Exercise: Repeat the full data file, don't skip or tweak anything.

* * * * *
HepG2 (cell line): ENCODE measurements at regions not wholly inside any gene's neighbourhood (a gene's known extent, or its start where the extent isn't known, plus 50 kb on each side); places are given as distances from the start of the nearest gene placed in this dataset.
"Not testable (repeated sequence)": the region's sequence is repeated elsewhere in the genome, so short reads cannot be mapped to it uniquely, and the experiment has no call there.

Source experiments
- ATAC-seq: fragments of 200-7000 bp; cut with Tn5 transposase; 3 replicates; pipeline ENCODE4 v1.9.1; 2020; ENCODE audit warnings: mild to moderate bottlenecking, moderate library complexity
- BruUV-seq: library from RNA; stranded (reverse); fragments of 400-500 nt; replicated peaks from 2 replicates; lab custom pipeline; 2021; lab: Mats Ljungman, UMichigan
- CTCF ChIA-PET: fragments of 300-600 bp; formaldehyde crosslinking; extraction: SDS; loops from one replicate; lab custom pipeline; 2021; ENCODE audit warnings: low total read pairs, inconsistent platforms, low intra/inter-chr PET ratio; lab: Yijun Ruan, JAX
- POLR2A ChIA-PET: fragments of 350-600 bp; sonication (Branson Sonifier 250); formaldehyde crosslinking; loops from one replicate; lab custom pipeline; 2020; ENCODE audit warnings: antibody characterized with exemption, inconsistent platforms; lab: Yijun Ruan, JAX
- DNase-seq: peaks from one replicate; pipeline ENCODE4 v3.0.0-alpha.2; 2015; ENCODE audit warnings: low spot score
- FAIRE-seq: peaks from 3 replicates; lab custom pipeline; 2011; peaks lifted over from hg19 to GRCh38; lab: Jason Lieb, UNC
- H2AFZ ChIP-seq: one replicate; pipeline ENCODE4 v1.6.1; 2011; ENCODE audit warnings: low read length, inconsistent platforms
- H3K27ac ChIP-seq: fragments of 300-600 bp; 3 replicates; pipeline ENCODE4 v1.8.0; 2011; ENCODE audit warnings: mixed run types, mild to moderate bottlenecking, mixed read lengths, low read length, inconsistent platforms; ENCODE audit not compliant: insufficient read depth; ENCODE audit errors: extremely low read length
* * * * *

HepG2 (cell line): ENCODE measurements at regions not wholly inside any gene's neighbourhood (a gene's known extent, or its start where the extent isn't known, plus 50 kb on each side); places are given as distances from the start of the nearest gene placed in this dataset.
"Not testable (repeated sequence)": the region's sequence is repeated elsewhere in the genome, so short reads cannot be mapped to it uniquely, and the experiment has no call there.

Source experiments
- ATAC-seq: fragments of 200-7000 bp; cut with Tn5 transposase; 3 replicates; pipeline ENCODE4 v1.9.1; 2020; ENCODE audit warnings: mild to moderate bottlenecking, moderate library complexity
- BruUV-seq: library from RNA; stranded (reverse); fragments of 400-500 nt; replicated peaks from 2 replicates; lab custom pipeline; 2021; lab: Mats Ljungman, UMichigan
- CTCF ChIA-PET: fragments of 300-600 bp; formaldehyde crosslinking; extraction: SDS; loops from one replicate; lab custom pipeline; 2021; ENCODE audit warnings: low total read pairs, inconsistent platforms, low intra/inter-chr PET ratio; lab: Yijun Ruan, JAX
- POLR2A ChIA-PET: fragments of 350-600 bp; sonication (Branson Sonifier 250); formaldehyde crosslinking; loops from one replicate; lab custom pipeline; 2020; ENCODE audit warnings: antibody characterized with exemption, inconsistent platforms; lab: Yijun Ruan, JAX
- DNase-seq: peaks from one replicate; pipeline ENCODE4 v3.0.0-alpha.2; 2015; ENCODE audit warnings: low spot score
- FAIRE-seq: peaks from 3 replicates; lab custom pipeline; 2011; peaks lifted over from hg19 to GRCh38; lab: Jason Lieb, UNC
- H2AFZ ChIP-seq: one replicate; pipeline ENCODE4 v1.6.1; 2011; ENCODE audit warnings: low read length, inconsistent platforms
- H3K27ac ChIP-seq: fragments of 300-600 bp; 3 replicates; pipeline ENCODE4 v1.8.0; 2011; ENCODE audit warnings: mixed run types, mild to moderate bottlenecking, mixed read lengths, low read length, inconsistent platforms; ENCODE audit not compliant: insufficient read depth; ENCODE audit errors: extremely low read length